Sure you can choose not to have an opinion on phenomenon like the Kardashians, Lady Gaga, and reality television, but if you don’t understand what they represent, one risks not understanding the culture at large—and, more specifically in the case of Tucker Max, a portent of fundamental shifts in book culture.

It’s important to know his works have sold millions of copies, most notably I Hope They Serve Beer in Hell, which appeared annually on the New York Times Best Seller List between 20.

Evidently he now has a strong enough track record that he’s returned to self-publishing.

From Hilarity Ensues: “I worked in Cancun, Mexico for six full weeks during my second year at Duke Law School.” Or, from his debut, I Hope They Serve Beer in Hell: “I used to think that Red Bull was the most destructive invention of the past 50 years. Red Bull’s title has been usurped by the portable alcohol breathalyzer.” What follows is a story about Max’s efforts to achieve a blood alcohol content level of .20. The fictional analog that comes to mind is Patrick Bateman, the investment banking serial killer in Brett Easton Ellis’s American Psycho.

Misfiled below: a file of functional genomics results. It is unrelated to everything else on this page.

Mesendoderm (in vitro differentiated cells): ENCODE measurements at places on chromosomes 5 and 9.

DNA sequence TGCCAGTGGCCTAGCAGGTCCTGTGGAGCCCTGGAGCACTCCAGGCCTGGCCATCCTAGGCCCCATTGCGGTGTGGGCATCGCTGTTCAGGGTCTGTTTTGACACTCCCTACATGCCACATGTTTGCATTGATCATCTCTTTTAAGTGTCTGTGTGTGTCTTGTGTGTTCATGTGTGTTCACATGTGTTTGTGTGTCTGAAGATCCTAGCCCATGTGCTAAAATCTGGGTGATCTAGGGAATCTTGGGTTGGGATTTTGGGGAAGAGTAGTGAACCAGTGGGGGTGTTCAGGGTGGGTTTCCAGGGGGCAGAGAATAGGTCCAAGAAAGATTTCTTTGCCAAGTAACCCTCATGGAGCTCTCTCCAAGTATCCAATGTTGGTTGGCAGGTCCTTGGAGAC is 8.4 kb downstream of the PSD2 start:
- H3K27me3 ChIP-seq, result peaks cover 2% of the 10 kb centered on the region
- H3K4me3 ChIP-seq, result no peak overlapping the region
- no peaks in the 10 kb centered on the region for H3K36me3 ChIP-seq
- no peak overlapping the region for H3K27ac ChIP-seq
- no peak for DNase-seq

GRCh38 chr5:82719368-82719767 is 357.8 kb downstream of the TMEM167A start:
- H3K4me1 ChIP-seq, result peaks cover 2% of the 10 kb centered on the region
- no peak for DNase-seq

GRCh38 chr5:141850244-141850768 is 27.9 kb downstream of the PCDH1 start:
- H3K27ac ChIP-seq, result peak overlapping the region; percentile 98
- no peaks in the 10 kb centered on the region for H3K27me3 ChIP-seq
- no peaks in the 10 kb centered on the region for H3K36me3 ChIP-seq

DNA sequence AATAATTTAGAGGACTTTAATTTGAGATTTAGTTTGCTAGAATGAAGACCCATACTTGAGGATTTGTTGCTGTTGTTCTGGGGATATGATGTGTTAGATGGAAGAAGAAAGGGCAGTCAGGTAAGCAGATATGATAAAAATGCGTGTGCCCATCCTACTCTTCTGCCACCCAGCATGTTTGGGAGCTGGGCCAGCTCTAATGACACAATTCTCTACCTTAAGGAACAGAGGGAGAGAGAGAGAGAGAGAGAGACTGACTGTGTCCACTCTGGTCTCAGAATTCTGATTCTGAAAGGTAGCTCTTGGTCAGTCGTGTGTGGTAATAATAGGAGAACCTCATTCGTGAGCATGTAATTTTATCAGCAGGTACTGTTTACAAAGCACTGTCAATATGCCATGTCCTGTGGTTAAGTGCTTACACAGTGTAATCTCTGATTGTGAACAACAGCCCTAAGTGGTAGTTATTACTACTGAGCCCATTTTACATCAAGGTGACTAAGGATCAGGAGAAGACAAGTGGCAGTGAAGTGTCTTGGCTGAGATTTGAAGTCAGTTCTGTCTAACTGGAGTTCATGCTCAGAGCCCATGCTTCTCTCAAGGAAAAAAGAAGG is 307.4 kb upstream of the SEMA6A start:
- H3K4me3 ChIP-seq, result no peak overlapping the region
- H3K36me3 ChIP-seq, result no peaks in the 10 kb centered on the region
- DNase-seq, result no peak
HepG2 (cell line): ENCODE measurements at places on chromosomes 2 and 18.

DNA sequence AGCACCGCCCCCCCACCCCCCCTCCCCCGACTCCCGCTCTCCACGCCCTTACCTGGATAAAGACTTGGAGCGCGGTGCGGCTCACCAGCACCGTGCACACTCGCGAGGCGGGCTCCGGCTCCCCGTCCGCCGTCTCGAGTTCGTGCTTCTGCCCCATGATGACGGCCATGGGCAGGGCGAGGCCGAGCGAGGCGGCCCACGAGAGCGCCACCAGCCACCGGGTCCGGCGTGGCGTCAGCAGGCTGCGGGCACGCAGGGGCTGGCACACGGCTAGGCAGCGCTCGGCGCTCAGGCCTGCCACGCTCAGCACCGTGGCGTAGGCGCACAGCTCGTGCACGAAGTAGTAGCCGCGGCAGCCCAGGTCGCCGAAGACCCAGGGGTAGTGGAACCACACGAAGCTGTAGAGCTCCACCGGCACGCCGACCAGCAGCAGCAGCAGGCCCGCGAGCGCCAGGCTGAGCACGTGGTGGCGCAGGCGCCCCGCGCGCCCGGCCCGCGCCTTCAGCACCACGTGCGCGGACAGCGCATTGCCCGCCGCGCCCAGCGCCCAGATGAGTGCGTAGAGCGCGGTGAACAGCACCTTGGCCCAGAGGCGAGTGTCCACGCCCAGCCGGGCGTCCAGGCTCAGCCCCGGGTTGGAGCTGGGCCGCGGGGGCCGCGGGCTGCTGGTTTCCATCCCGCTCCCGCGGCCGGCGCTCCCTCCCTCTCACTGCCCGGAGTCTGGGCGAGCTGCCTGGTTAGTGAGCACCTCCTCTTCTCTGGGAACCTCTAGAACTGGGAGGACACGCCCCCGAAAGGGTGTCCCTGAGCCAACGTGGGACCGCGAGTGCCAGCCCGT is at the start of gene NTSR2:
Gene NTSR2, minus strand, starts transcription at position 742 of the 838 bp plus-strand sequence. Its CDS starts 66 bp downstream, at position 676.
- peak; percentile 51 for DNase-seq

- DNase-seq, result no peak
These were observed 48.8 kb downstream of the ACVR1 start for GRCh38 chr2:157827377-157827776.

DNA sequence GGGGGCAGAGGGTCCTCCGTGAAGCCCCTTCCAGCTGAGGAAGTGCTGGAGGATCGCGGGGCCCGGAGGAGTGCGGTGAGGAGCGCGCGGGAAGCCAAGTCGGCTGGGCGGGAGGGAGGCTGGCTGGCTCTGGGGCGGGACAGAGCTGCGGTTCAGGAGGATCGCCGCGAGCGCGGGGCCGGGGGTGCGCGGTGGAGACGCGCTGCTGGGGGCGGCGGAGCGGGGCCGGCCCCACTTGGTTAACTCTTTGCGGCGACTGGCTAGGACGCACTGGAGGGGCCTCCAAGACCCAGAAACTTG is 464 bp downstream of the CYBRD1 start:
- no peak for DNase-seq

Or, if you focus on the genre-fiction elements, a character less akin to John Belushi in the frat comedy classic Animal House than to the real life John Belushi.

Often drawing from projects incubated on the internet, the genre has regularly placed titles on old fashioned best seller lists since the middle aughts. In my imagination, most of these books are sold at college bookstores or in airports, where I first noticed him on the shelves.

(Note: You are excused for not knowing what fratire is unless you are in the publishing industry or have attended an American college in the 21st century, in which case you had better.) Max has said that Hilarity Ensues is his final contribution to the sub-genre, and has been selling his shift in sensibility pretty damn hard.

In any event, Max’s summary thoughts may mark the end of not just his latest book but his reign over the entire literary school known as “fratire” and the success it has brought him.

A designation of recent vintage, fratire is a strain of virulently misogynist, politically incorrect, supposed non-fiction books, usually written in the first person.

* Imagine, for a moment, a sewer in which small and glittering jewels of insight are hidden.

I entered Max’s world of fratire with such visions. Dismissal is a convenient way not to contend with his popularity, but doing so risks ignoring a cultural touchstone.

By this measure, Tucker Max’s third book, Hilarity Ensues, is a great read.